Abstract

Stratigraphic patterns indicate that the Hercynian orogenic belt of northwestern Spain underwent an important reorganization in the latest Carboniferous Period. The passive margin of the Cantabrian foreland basin, initially far removed from southwestern mountains, was the early site of a major carbonate platform. This distant margin, however, experienced a late phase of deformation directed from the north. Limestones of the passive platform then became the thrust-faulted source area for three successive fan deltas, which prograded across the remaining carbonate shelf. The fan deltas are comprised of conglomerates and coarse sandstones of several areally restricted Upper Carboniferous formations. Their distribution identifies a local subbasin in the Picos de Europa Province, and paleocurrent data confirm a new northern source of sediment.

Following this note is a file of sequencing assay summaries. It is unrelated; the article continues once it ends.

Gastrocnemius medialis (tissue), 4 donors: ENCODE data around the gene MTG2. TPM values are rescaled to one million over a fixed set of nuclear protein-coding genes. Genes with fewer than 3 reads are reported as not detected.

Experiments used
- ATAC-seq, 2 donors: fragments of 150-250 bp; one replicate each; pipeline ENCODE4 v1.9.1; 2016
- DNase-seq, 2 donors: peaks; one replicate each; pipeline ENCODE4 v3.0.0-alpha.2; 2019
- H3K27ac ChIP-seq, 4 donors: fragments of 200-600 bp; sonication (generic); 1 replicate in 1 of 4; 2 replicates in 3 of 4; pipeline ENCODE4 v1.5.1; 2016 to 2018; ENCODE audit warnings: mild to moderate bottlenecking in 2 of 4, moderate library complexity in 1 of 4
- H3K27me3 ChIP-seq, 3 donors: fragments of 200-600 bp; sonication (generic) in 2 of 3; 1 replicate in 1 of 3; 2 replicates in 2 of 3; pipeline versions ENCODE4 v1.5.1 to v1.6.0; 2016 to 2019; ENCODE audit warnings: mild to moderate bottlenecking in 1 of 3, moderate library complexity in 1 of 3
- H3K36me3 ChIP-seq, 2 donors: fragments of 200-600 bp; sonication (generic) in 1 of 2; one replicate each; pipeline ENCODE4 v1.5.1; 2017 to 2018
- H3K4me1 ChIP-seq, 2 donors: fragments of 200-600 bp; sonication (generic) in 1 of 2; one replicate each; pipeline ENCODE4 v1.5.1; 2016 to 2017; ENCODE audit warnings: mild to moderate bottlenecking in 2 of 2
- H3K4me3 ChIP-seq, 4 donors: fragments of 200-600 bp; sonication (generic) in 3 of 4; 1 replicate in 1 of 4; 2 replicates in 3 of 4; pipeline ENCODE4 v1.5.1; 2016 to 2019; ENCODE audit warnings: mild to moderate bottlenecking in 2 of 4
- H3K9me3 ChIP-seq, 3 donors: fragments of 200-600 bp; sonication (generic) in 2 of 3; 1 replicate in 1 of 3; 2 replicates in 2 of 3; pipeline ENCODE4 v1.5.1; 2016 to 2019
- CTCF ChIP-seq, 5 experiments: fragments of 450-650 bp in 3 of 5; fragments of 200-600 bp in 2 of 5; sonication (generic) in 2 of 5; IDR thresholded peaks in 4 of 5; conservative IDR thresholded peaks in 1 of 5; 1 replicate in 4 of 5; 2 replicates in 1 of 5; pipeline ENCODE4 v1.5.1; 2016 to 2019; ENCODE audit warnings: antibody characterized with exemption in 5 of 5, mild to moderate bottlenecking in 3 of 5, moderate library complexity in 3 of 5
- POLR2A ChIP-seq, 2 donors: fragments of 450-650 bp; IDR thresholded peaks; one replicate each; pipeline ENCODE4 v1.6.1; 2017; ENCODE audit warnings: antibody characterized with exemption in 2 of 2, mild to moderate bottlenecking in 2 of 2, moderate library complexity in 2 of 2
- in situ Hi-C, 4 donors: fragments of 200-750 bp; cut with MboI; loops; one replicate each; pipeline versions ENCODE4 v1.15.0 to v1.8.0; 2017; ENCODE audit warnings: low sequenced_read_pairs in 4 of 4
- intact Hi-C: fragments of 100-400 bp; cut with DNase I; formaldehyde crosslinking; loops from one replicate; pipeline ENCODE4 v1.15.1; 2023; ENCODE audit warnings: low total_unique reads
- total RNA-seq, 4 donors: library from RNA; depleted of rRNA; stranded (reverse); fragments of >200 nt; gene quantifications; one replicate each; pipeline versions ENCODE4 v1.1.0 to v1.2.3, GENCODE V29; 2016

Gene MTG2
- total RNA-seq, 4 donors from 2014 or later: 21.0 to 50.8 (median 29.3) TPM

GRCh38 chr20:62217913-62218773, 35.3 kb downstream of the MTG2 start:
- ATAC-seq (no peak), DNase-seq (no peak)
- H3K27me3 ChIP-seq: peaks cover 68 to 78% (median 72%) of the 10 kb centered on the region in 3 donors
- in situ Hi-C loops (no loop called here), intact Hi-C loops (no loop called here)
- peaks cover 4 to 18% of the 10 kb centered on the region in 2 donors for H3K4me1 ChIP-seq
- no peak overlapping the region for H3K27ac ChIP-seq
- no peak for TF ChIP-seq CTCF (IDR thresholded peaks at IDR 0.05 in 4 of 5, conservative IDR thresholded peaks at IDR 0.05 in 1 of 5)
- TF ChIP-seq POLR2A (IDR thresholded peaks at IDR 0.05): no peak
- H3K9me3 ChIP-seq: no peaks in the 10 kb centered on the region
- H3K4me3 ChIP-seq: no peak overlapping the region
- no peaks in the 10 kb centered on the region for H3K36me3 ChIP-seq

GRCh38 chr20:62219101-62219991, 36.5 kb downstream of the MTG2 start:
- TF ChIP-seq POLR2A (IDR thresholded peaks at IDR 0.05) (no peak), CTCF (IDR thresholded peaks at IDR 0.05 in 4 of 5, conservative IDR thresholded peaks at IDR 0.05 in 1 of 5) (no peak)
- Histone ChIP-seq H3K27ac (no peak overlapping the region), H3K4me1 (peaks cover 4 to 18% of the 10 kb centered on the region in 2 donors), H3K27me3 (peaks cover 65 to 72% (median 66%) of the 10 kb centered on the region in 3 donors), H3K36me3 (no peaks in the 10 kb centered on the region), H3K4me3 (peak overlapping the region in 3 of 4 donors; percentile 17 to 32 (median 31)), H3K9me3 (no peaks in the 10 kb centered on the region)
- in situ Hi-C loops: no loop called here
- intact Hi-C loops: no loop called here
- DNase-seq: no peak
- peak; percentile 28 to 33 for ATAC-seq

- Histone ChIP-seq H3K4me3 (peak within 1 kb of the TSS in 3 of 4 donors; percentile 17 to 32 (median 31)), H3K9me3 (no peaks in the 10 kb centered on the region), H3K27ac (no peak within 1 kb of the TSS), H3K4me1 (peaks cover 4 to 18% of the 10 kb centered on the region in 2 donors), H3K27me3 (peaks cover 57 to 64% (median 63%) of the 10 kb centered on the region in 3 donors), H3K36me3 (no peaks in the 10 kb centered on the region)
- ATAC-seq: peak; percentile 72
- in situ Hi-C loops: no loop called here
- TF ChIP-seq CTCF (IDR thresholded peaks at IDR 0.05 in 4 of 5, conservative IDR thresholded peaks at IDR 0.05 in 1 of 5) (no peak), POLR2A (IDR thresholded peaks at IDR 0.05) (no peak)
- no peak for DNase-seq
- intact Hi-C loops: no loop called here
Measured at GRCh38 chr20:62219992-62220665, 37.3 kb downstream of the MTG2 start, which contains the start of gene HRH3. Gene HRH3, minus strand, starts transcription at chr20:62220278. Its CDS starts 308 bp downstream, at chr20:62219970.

These coarse-grained deposits are interpreted to have formed in direct response to tectonic uplift along a nearby thrust-fault system. The stratigraphic succession spans a 7 Ma interval from latest Moscovian to Late Kasimovian time and defines three separate tectonic episodes: late Myachkovskian (304 Ma), early Chamovnicheskian (300 Ma), and early Dorogomilovskian (298 Ma). Rather than advancing basinward, though, the fan deltas shifted laterally during this period. They become younger in an eastward direction, that is, parallel to the structural grain. The underlying subregional unconformity, likewise related to thrust faulting, also becomes younger to the east. The thrust-fault system apparently propagated laterally by means of three consecutive tectonic episodes, which led in turn to the sideward displacement of sediment source area and fan-delta depocenter.

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